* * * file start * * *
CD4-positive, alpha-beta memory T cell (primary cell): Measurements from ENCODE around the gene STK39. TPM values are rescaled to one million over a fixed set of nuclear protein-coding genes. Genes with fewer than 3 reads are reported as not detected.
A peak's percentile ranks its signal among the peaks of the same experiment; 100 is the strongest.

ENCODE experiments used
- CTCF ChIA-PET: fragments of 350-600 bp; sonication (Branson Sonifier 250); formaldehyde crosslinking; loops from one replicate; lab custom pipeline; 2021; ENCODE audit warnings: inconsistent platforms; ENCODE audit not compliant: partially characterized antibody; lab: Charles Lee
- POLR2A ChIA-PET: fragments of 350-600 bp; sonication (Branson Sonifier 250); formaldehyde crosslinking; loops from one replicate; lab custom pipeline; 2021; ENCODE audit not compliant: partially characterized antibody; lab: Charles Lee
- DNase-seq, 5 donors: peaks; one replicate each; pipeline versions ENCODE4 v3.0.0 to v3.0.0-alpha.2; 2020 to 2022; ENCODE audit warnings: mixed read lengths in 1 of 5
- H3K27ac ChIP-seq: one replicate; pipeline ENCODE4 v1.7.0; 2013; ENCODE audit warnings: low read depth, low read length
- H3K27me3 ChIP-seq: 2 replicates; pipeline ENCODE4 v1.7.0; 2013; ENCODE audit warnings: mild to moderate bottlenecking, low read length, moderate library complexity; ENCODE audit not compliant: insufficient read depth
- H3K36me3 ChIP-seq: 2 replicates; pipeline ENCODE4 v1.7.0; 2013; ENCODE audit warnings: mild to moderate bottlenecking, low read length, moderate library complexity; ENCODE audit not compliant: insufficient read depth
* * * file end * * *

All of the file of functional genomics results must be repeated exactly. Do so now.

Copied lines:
CD4-positive, alpha-beta memory T cell (primary cell): Measurements from ENCODE around the gene STK39. TPM values are rescaled to one million over a fixed set of nuclear protein-coding genes. Genes with fewer than 3 reads are reported as not detected.
A peak's percentile ranks its signal among the peaks of the same experiment; 100 is the strongest.

ENCODE experiments used
- CTCF ChIA-PET: fragments of 350-600 bp; sonication (Branson Sonifier 250); formaldehyde crosslinking; loops from one replicate; lab custom pipeline; 2021; ENCODE audit warnings: inconsistent platforms; ENCODE audit not compliant: partially characterized antibody; lab: Charles Lee
- POLR2A ChIA-PET: fragments of 350-600 bp; sonication (Branson Sonifier 250); formaldehyde crosslinking; loops from one replicate; lab custom pipeline; 2021; ENCODE audit not compliant: partially characterized antibody; lab: Charles Lee
- DNase-seq, 5 donors: peaks; one replicate each; pipeline versions ENCODE4 v3.0.0 to v3.0.0-alpha.2; 2020 to 2022; ENCODE audit warnings: mixed read lengths in 1 of 5
- H3K27ac ChIP-seq: one replicate; pipeline ENCODE4 v1.7.0; 2013; ENCODE audit warnings: low read depth, low read length
- H3K27me3 ChIP-seq: 2 replicates; pipeline ENCODE4 v1.7.0; 2013; ENCODE audit warnings: mild to moderate bottlenecking, low read length, moderate library complexity; ENCODE audit not compliant: insufficient read depth
- H3K36me3 ChIP-seq: 2 replicates; pipeline ENCODE4 v1.7.0; 2013; ENCODE audit warnings: mild to moderate bottlenecking, low read length, moderate library complexity; ENCODE audit not compliant: insufficient read depth